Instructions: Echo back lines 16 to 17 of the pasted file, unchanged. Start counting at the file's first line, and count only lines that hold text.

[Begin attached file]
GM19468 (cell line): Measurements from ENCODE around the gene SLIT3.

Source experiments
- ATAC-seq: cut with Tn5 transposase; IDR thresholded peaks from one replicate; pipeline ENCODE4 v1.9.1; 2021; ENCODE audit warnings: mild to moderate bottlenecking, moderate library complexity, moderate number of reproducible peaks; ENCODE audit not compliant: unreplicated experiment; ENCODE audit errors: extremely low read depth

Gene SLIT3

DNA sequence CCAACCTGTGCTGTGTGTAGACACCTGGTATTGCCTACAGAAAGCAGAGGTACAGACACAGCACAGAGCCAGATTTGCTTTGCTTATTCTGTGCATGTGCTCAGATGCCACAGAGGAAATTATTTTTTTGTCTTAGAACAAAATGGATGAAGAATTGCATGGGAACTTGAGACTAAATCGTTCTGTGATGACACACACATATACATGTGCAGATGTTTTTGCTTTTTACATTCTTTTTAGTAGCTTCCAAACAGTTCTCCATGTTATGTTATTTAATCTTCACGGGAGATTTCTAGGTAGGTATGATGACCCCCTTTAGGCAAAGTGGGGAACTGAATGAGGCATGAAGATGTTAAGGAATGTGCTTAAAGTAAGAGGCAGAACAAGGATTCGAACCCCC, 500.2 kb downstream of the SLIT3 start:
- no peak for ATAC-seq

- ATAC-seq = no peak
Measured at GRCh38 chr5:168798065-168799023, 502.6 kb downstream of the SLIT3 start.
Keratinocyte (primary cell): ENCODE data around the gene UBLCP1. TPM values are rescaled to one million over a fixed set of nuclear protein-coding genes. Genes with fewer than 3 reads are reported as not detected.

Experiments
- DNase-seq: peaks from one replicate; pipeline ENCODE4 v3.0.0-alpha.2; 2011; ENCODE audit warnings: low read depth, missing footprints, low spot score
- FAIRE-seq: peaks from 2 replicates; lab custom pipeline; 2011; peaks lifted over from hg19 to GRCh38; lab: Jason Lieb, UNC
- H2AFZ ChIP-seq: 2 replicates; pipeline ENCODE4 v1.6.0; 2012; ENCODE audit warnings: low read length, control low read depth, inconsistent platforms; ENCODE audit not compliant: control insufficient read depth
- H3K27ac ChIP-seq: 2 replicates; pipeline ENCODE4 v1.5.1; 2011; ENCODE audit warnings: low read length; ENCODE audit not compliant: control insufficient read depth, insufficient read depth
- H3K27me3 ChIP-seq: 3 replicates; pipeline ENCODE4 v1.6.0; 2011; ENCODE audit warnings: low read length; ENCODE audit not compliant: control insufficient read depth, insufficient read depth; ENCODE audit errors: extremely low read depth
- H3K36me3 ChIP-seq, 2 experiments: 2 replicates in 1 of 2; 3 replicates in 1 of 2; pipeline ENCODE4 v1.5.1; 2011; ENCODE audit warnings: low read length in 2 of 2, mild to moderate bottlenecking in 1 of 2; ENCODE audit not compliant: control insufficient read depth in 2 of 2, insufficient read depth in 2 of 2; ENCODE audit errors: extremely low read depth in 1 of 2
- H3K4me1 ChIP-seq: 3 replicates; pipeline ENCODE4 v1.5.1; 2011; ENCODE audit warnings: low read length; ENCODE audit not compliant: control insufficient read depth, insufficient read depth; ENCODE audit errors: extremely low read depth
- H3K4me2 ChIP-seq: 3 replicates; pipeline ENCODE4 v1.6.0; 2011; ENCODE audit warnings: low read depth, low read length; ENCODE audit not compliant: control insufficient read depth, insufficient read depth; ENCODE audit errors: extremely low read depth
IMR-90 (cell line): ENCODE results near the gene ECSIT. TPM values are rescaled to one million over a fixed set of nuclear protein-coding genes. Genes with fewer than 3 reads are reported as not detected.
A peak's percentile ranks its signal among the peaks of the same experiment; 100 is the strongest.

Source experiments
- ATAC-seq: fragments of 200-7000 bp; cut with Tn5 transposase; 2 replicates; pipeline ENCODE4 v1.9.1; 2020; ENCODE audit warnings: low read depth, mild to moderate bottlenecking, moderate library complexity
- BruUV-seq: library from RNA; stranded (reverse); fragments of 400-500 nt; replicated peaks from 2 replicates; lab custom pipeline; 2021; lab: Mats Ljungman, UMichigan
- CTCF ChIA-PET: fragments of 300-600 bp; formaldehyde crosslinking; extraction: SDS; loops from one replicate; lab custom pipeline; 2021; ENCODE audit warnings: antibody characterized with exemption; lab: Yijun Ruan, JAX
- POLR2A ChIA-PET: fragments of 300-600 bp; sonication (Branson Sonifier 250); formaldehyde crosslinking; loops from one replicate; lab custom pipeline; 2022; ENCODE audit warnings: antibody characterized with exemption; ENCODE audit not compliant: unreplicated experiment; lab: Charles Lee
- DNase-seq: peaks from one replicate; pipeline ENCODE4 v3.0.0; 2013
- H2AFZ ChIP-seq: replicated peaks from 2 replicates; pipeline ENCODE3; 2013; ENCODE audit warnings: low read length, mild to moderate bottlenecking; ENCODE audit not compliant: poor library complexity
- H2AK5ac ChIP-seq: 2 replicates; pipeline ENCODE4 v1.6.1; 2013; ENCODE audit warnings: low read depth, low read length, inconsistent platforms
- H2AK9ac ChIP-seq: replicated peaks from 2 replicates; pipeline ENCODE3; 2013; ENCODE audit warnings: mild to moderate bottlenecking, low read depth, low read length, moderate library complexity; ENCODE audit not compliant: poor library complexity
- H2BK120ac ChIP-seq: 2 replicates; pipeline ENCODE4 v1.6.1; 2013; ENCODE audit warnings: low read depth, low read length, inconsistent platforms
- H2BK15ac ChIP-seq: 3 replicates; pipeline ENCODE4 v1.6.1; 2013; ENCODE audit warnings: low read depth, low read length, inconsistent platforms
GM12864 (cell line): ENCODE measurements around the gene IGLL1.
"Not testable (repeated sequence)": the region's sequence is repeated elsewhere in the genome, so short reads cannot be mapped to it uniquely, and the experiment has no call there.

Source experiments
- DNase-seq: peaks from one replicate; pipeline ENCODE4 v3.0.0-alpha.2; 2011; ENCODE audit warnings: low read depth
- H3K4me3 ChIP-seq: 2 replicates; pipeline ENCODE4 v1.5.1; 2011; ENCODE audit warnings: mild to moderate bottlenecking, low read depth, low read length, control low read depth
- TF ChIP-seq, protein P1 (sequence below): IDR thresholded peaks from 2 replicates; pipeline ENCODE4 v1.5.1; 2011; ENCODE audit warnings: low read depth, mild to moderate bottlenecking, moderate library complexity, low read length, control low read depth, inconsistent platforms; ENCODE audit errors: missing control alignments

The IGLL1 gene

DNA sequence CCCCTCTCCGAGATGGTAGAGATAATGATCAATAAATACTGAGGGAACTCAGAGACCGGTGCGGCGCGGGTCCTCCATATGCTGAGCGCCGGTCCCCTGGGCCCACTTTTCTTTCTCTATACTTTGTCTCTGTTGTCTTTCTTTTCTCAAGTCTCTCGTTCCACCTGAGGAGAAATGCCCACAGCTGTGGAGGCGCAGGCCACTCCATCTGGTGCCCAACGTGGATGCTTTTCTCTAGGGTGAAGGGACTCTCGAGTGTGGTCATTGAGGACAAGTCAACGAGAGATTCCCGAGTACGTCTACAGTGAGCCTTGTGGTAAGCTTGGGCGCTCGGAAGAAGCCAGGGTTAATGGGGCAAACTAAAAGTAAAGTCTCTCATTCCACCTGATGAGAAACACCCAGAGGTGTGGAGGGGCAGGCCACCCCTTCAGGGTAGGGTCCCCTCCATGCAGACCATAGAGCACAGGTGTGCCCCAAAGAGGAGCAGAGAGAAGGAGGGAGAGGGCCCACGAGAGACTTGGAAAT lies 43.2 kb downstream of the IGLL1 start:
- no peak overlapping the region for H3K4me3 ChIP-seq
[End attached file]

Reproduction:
- H3K36me3 ChIP-seq, 2 experiments: 2 replicates in 1 of 2; 3 replicates in 1 of 2; pipeline ENCODE4 v1.5.1; 2011; ENCODE audit warnings: low read length in 2 of 2, mild to moderate bottlenecking in 1 of 2; ENCODE audit not compliant: control insufficient read depth in 2 of 2, insufficient read depth in 2 of 2; ENCODE audit errors: extremely low read depth in 1 of 2
- H3K4me1 ChIP-seq: 3 replicates; pipeline ENCODE4 v1.5.1; 2011; ENCODE audit warnings: low read length; ENCODE audit not compliant: control insufficient read depth, insufficient read depth; ENCODE audit errors: extremely low read depth